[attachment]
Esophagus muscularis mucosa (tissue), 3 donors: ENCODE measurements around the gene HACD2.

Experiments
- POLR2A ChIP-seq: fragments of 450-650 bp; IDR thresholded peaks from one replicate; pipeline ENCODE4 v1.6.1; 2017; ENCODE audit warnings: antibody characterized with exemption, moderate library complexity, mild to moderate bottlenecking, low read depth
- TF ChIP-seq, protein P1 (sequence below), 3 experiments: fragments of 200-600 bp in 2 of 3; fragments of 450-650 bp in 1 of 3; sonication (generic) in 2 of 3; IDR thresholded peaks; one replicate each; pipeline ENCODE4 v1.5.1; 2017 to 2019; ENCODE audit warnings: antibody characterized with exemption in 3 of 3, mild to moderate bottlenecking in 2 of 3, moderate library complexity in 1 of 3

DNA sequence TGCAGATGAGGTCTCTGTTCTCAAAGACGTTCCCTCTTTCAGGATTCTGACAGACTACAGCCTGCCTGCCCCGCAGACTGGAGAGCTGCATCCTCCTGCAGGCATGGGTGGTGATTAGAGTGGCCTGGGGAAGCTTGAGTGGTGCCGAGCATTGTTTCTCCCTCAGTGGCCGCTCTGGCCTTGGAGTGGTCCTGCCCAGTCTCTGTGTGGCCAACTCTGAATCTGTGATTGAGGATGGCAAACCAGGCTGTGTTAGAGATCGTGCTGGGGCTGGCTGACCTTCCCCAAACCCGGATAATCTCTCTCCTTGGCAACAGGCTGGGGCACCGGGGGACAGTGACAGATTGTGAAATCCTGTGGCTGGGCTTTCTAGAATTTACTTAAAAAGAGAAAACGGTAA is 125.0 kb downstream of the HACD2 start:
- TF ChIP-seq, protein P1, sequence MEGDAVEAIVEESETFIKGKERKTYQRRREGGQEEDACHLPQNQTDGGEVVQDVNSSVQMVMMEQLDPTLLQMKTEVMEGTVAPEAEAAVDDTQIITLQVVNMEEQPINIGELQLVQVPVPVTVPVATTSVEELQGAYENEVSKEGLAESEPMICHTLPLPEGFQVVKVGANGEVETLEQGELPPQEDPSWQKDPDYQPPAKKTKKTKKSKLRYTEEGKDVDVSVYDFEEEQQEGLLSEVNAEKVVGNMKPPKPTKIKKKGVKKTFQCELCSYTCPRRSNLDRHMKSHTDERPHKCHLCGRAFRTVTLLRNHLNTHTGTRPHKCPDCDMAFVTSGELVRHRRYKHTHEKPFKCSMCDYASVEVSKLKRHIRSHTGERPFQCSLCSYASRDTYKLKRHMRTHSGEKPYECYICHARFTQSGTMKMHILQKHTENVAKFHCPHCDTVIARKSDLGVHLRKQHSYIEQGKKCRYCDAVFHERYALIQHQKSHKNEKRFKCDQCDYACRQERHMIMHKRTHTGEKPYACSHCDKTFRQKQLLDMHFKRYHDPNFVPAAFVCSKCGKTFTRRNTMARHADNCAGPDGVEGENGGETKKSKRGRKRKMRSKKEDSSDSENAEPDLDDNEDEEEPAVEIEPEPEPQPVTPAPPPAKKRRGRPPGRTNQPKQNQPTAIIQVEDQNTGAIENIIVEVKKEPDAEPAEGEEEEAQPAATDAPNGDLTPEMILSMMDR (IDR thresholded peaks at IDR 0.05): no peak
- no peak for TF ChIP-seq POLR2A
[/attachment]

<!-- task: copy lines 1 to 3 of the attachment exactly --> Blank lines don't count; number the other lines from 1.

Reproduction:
Esophagus muscularis mucosa (tissue), 3 donors: ENCODE measurements around the gene HACD2.

Experiments
- POLR2A ChIP-seq: fragments of 450-650 bp; IDR thresholded peaks from one replicate; pipeline ENCODE4 v1.6.1; 2017; ENCODE audit warnings: antibody characterized with exemption, moderate library complexity, mild to moderate bottlenecking, low read depth